Available on 360, PS3 and PC l Published by Activision l Developed by Treyarch l Classified MA15+ l Supports 1-18 players
REVIEW IN BRIEF > Activision’s annual FPS series is back but this time things are a little different. Developer Treyarch has added some nice touches to a formula that was quickly losing its lustre. Branching storylines, a more customisable multiplayer experience and a new and improved zombie mode all add enough to make this a sequel worth considering. It may not be a revolution, but Black Ops 2 is certainly a welcome evolution.
REVIEW IN FULL > Is there actually a need to review a game like Call of Duty: Black Ops 2 (BLOPS 2)? The Call of Duty formula is pretty well established by now and since the break through title, Modern Warfare, the franchise has barely set foot outside of its well-worn conventions. A single player campaign that guides you from one ridiculous set piece to another and an addictive competitive multiplayer mode with progressive unlocking of abilities has been the foundation the series has built a massive following on.
My choices in the game create divergent storylines, which lead to different endings. It’s no Mass Effect but I am keen to play again to see how things differ.
Call of Duty sells exactly one bajillion copies every year (bajillion being the unit of measurement that only came into existence to describe COD’s sales) yet there is a sense that people are growing tired of the same repeated experience. So to review this game I am taking a different approach. I am not going to comment on the graphics, sound or even the core mechanics, as these are largely unchanged. What I am going to talk about are the new features that Treyarch has managed to inject into the three main components of BLOPS 2 and why they may just be enough to convince even the most jaded fan that there is still fun to be had in this playground.
Part 1 (All By Myself): The single player campaign is where the majority of refinements have taken place. As with the original BLOPS, the story is focused on a government conspiracy and how it will affect the globe as a whole. It’s as cheesy as you would expect, but despite some confusing turns and a somewhat lame ending, there is enough here to satisfy most players. It is very much in the mould of a Robert Ludlum novel, which I personally appreciate more than the gung-ho heroics of the Modern Warfare games. The biggest change to structure is the addition of branching paths. My choices in the game create divergent storylines, which lead to different endings. It’s no Mass Effect but I am keen to go back and play again to see how things differ.
The second new feature is the inclusion of Strike Force missions. These squad based challenges have me controlling a group of units as they set out to achieve a series of goals. I can take command of them individually and fight my way to the goal as a soldier or I can take a more strategic approach and control the battlefield from above, directing units and controlling points, much as I would in an RTS game. While this mode has a few issues, noticeably an excess of micro management, it is a nice way to break up the story and add a little gameplay variety to the mix.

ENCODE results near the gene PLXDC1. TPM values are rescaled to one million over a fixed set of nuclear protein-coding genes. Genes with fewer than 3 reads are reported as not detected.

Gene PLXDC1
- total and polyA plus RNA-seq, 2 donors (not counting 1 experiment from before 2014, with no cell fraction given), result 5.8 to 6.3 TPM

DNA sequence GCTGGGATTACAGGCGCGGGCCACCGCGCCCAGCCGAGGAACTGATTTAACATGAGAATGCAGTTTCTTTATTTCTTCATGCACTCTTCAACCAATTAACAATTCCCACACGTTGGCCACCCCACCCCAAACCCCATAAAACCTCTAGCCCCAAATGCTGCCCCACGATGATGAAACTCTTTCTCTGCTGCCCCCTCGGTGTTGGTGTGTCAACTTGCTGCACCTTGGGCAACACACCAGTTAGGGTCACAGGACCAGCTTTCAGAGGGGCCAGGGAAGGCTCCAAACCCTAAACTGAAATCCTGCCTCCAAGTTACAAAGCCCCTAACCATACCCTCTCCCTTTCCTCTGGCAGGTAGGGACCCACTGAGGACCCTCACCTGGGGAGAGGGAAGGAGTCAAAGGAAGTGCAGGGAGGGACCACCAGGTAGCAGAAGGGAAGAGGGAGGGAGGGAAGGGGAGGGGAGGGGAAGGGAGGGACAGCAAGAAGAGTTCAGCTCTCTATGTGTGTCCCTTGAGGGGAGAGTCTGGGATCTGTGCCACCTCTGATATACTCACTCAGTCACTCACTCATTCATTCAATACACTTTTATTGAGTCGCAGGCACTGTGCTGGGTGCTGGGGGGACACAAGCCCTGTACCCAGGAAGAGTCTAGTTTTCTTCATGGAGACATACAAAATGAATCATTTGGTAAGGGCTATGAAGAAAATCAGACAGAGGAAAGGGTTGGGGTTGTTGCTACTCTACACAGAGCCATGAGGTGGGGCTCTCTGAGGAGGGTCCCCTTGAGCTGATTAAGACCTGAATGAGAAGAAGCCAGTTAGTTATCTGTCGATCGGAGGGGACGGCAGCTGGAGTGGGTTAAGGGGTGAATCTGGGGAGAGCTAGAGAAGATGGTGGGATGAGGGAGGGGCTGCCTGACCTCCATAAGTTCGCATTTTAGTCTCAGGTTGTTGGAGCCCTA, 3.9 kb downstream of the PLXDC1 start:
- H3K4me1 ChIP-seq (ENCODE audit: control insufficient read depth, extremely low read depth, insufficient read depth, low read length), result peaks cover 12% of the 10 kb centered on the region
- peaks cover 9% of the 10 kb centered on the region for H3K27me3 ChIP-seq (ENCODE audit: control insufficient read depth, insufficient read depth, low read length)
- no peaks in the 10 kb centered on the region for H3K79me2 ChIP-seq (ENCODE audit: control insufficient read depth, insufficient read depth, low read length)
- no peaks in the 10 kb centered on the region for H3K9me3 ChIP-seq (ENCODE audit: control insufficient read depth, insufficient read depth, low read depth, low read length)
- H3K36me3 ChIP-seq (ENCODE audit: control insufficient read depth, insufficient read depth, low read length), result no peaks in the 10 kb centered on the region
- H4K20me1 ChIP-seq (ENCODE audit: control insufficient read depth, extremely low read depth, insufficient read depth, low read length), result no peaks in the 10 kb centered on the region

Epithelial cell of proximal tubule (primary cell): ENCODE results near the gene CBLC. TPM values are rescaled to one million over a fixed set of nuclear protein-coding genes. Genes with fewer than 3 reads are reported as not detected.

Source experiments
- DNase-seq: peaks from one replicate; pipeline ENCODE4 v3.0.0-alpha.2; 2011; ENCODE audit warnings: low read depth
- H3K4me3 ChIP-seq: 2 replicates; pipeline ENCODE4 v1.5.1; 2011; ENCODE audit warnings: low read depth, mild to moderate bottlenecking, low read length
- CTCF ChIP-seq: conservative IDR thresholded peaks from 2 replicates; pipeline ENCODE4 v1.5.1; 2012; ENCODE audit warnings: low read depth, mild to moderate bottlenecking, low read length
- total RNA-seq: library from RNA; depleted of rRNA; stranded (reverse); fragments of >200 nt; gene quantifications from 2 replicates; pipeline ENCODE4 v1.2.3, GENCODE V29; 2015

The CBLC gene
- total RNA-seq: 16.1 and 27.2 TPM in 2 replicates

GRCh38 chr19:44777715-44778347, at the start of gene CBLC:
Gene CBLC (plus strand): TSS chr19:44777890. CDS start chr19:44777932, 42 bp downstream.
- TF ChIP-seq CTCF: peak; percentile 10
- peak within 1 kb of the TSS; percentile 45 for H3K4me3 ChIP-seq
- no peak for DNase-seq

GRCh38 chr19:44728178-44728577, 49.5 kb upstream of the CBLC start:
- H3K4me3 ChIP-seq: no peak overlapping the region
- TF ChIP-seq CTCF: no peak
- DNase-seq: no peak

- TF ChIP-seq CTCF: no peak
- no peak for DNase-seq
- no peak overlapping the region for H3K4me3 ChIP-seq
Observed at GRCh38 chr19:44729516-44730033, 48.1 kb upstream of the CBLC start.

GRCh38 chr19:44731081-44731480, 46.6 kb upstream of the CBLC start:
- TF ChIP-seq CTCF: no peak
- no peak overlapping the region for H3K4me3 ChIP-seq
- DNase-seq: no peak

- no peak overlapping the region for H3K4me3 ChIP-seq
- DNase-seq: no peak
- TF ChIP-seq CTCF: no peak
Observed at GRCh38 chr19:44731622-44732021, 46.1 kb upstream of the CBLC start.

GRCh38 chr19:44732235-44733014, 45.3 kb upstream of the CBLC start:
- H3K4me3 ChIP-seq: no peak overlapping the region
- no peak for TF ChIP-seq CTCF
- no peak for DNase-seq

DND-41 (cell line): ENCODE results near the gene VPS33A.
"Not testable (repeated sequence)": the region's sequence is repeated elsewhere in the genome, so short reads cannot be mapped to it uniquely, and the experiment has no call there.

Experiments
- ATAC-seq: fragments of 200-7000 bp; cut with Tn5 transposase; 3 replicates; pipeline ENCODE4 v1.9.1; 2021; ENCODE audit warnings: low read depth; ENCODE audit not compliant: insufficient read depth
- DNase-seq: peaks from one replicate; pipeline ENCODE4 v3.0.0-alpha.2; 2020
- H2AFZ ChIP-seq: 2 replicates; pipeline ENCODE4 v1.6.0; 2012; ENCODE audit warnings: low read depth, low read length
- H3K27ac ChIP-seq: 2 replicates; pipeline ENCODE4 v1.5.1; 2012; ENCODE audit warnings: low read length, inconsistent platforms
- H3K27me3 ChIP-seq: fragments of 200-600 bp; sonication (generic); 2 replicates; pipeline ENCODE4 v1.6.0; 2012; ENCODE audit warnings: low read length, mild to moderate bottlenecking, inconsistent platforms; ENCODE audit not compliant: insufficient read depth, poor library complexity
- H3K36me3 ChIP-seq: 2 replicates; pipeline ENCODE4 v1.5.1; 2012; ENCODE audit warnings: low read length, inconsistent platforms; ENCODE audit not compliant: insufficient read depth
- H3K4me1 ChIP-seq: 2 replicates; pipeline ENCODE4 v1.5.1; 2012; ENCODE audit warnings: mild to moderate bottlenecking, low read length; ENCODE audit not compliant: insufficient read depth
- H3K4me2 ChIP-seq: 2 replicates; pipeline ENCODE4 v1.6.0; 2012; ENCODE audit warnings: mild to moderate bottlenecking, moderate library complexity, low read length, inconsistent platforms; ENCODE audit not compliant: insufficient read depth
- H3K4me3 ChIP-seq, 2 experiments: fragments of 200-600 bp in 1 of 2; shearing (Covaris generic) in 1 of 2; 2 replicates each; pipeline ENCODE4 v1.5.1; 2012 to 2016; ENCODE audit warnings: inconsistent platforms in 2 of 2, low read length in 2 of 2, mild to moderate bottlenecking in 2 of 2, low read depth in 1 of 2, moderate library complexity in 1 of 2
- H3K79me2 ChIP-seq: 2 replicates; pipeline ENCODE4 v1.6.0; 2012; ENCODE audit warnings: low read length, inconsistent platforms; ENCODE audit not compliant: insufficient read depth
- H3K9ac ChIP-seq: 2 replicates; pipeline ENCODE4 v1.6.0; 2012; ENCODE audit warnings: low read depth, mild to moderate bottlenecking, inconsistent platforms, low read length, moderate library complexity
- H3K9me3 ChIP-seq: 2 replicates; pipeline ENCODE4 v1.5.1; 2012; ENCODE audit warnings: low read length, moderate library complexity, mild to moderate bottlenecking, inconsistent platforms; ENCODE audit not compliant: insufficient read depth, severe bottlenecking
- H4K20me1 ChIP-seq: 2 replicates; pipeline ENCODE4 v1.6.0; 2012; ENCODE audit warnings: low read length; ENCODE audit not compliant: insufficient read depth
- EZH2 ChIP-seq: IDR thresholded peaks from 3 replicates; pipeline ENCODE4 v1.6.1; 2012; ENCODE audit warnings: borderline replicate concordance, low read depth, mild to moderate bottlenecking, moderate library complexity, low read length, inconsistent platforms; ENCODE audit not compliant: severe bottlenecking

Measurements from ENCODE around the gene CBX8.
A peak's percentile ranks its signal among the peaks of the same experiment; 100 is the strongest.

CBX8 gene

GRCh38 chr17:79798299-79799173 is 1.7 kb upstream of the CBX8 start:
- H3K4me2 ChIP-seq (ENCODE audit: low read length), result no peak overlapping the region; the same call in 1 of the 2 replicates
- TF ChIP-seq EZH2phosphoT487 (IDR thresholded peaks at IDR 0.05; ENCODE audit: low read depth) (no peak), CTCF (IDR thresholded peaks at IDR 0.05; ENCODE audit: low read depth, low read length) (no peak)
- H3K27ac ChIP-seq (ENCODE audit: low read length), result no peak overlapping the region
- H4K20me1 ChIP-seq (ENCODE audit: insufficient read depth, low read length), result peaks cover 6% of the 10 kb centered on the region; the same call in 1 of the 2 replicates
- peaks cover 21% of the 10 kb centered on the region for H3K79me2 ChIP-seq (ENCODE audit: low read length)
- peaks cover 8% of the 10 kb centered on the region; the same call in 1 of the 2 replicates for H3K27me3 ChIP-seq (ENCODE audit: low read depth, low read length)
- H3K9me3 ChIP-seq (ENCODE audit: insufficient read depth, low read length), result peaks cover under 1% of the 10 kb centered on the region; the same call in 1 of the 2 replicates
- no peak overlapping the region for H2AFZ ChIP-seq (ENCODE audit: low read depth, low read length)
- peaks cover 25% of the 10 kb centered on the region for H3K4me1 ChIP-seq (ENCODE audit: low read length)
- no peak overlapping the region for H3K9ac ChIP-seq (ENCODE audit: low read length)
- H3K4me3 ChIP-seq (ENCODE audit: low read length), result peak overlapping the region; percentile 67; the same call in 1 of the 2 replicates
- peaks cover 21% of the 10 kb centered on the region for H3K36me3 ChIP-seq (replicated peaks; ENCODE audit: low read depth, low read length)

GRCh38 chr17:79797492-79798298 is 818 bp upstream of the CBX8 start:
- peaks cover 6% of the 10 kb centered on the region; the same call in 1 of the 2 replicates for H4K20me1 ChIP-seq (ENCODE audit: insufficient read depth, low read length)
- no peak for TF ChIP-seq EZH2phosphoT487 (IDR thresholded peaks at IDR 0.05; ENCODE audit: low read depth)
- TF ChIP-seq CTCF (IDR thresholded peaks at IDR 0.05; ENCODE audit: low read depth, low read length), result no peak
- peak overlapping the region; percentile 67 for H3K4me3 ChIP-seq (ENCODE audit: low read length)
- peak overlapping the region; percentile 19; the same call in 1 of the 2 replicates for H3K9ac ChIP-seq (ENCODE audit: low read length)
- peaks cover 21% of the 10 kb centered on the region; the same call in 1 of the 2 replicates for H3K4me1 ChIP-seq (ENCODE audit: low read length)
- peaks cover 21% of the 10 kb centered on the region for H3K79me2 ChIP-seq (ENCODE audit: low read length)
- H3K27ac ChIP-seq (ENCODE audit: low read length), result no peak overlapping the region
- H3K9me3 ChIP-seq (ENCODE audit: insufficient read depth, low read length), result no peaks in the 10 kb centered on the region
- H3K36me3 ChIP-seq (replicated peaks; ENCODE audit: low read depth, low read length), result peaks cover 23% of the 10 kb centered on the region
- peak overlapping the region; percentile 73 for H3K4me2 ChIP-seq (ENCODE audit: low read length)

Part 2 (Without a Little Help From My Friends): The zombie themed horde mode from the previous BLOPS returns and I’m having a lot of fun with this revised co-op experience. Instead of one map per match like the previous game, there is now a series of consecutive maps that are linked together by a bus trip. Missing the bus is not a good idea. While there is technically the possibility of walking to the next location, I suspect only Woody Harrelson would stand a chance at actually making it though the infested mists.
Each map has weapons, barriers and revival tools that can be purchased using points earned for each kill and it’s essential to pick the right weapons for the right occasion. For example a shotgun is a perfect solution for only a few zombies but once the numbers start to ramp up, its slow rate of fire is a massive hindrance. This zombie mode could quite easily be its own standalone downloadable title, which makes its inclusion in BLOPS 2 a welcome dose of added value.
I can chop and change my perks, loadouts and abilities with much more freedom than I’m used to with a COD game.
Part 3 (No More Mr Nice Guy): There’s quite bit to like about the revamped competitive modes. For starters, there is a lot more customisation to be found. I can chop and change my perks, loadouts and abilities with much more freedom than I’m used to with a COD game. Each class setup has 10 points allocated to it and each weapon, attachment, perk or grenade uses one of those points. This allows me to really focus on a style of play that suits me. I very rarely use my secondary weapon or tactical grenades, which means I can get rid of them and have an extra perk or attachment on my gun. It’s so refreshing to have this much flexibility.
There are also a handful of new multiplayer game types, the most significant being league play. Here I’m matched with people of similar skill, based on my past performances, and compete for league trophies and awards. The matchmaking seemed to work very well and I usually find the scores for each of my competitors to be very similar to my own.
These additions to the COD formula make BLOPS 2 worth a look. There are some rough edges, but the sheer amount of content that Treyarch has packed in means that this represents the best value for money the series has ever seen. If, like me, you are wondering if COD can still offer something a little different, then worry no longer. BLOPS 2 may not be a revolution but it has certainly gone out of its way to spice things up a bit. Now, if you’ll excuse me, I have a war to get back to….